A mini history of Putney
The history of Putney tells about its strategic position on the outskirts of London. The relationship with the river Thames and London have been the change agents. Moreover, the only point between the Strand and Richmond with gravel terrain reached the river, making it a suitable crossing point to the north side of the river.
Excavations revealed Palaeolithic hand axes, Mesolithic and Neolithic flints, pottery and Bronze Age axes.
Archaeological excavations revealed Putney’s history back to Palaeolithic activity. Nevertheless, most of the prehistoric elements are of later prehistoric periods. Archaeological studies show the proximity of those settlements to the river.
As Londinium was the centre, Putney would have been essential to provide food. The new city would have also attracted more visits to Putney as they travelled through Upper Richmond Rd or along the river.
Roman coins and pottery indicate a possible settlement by Bemish Rd and Felsham Rd, with the High St possibly as the centre of the Roman Putney.
Medieval, Elizabethan and Stuart history
In the Domesday Book, Putney is named Putelei. It describes it as having a very small population, possibly limited to the current area of the High Street. Furlongs or shots divided the rest of the land. These were under the administration of the manor court. Locals cultivated these plots and used them for farmland after the harvest.
The construction of houses on either side of the main settlement clearly shows the current High St. The main focus of attraction, as had been in previous periods, is the river and the ferry.
Apart from residents, people related to the court in London and merchants established Putney as their second residencies. The Putney Debates during the period of political turmoil after the First Civil War show the town’s strategic position at that time.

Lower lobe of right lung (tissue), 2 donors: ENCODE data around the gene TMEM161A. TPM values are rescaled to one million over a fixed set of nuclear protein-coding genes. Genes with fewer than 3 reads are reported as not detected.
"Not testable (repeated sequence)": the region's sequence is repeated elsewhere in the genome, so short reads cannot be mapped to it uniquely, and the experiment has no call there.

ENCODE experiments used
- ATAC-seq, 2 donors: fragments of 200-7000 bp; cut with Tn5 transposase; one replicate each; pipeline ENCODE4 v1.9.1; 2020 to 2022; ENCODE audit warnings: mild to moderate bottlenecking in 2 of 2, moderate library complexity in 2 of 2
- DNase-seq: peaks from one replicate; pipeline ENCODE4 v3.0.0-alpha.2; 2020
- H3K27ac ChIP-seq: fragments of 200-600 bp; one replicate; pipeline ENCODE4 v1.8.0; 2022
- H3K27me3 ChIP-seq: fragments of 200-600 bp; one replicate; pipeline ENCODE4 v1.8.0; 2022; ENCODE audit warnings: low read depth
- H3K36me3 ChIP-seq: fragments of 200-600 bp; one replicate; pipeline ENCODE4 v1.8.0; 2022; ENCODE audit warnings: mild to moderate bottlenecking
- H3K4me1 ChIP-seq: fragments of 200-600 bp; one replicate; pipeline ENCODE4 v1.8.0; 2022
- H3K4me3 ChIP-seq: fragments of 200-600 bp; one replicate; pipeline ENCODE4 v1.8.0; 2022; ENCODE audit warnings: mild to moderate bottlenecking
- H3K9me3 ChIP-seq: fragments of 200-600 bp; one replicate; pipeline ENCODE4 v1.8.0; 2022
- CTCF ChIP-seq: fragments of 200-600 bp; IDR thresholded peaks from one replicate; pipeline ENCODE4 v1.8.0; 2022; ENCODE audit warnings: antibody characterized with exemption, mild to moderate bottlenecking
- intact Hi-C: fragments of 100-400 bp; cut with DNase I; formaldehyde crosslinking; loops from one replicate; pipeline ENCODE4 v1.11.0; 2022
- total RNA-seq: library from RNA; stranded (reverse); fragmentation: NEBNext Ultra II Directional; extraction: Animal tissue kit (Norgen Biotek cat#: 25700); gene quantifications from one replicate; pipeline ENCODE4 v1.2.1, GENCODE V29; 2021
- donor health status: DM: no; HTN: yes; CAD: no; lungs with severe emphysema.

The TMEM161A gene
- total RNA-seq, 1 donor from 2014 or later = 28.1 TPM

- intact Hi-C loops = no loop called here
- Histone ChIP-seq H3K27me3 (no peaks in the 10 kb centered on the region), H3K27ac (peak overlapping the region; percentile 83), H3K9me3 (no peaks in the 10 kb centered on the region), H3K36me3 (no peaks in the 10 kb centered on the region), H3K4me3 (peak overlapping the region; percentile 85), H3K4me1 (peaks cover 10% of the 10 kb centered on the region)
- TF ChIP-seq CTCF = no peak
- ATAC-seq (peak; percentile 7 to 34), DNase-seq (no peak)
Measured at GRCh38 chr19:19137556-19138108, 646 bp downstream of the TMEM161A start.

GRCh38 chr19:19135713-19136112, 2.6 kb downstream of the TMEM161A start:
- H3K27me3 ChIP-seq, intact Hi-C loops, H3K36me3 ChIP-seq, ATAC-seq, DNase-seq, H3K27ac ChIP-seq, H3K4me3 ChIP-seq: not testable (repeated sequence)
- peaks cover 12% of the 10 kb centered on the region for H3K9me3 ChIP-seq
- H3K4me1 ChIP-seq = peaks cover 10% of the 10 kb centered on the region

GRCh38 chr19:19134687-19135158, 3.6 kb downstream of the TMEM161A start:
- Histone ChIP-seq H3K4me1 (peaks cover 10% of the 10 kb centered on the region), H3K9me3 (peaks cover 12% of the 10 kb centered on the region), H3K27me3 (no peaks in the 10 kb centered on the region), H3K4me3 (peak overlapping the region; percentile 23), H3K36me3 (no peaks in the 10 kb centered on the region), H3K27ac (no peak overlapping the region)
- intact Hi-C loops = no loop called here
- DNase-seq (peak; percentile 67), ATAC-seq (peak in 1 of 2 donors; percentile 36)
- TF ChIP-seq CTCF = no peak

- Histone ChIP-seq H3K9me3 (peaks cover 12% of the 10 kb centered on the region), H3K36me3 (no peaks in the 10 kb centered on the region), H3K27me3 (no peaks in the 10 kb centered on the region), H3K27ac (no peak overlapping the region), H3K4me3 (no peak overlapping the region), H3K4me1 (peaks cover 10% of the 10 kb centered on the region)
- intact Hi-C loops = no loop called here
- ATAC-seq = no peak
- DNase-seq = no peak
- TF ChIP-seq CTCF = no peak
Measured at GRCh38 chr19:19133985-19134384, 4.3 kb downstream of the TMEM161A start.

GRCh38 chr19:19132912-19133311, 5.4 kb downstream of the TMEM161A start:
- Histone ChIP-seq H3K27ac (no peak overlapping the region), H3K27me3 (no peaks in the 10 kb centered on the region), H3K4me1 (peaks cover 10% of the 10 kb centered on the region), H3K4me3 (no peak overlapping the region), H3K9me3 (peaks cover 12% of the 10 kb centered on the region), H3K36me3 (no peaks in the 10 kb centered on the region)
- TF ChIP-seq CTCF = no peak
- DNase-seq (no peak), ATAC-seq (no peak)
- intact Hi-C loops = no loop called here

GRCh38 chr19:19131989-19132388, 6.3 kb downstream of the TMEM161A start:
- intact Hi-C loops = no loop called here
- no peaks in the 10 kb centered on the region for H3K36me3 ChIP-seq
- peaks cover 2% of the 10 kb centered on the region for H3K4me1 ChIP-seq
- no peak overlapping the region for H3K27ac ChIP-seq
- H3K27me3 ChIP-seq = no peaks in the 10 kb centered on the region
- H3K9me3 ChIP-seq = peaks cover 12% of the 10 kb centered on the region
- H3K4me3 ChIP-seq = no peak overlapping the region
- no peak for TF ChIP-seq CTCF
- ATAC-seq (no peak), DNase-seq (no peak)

The junction between the town centre and Upper Richmond Rd became a space for confining stray animals. Beyond, the land of open fields continued to belong to different manors and remained open until the 1640s. In some cases occupied by farms.
At this time in history, it was officially the town of Putney, an act of parliament that allowed for the construction of a wooden bridge; from 1729, Fulham became accessible without the aid of the ferry.
During this period, villas extend from the High Street to the top of Putney Hill and later to the lower part. The preference to build manor houses shifted from the town centre to areas away from it. As Putney became more populated, an interest in privacy triggered the construction of walls to enclose grounds previously open.
In 1846 the railway reached Putney with the Richmond line. This and constructing the current bridge, built in 1884, would change Putney’s history forever.
The original station was substituted by the current one in 1886 when the line was widened to four tracks. Although the new means of transport initially did not seem to make much of an impact, the impact of London being just 20 minutes away started to build up. The large houses became under pressure for development. All the grand houses of the sixteenth century along the High Street disappeared. Later in the century, the pressure moved towards the upper parts around the Heath, where houses were converted into flats or absorbed by institutions.
Lime Grove house was demolished in 1862. And in the 1870s, this became one of the first areas developed in Putney. The new developments consisted of small villas built on the divided grounds of the manor houses. As development spread, the houses became smaller.
During the War, Putney, like London, was affected by bomb damage. The reconstruction effort following the War encouraged the construction of new buildings to signify prosperity. The villas along Putney Hill remained until the 1970s, when some Victorian villas were demolished to allow for blocks of flats, like Hill Court, Braefoot Court and FairLawns.
Are you curious about the history of your building in Putney? Historic Building Studio can do this for you: Historic Research of your Property.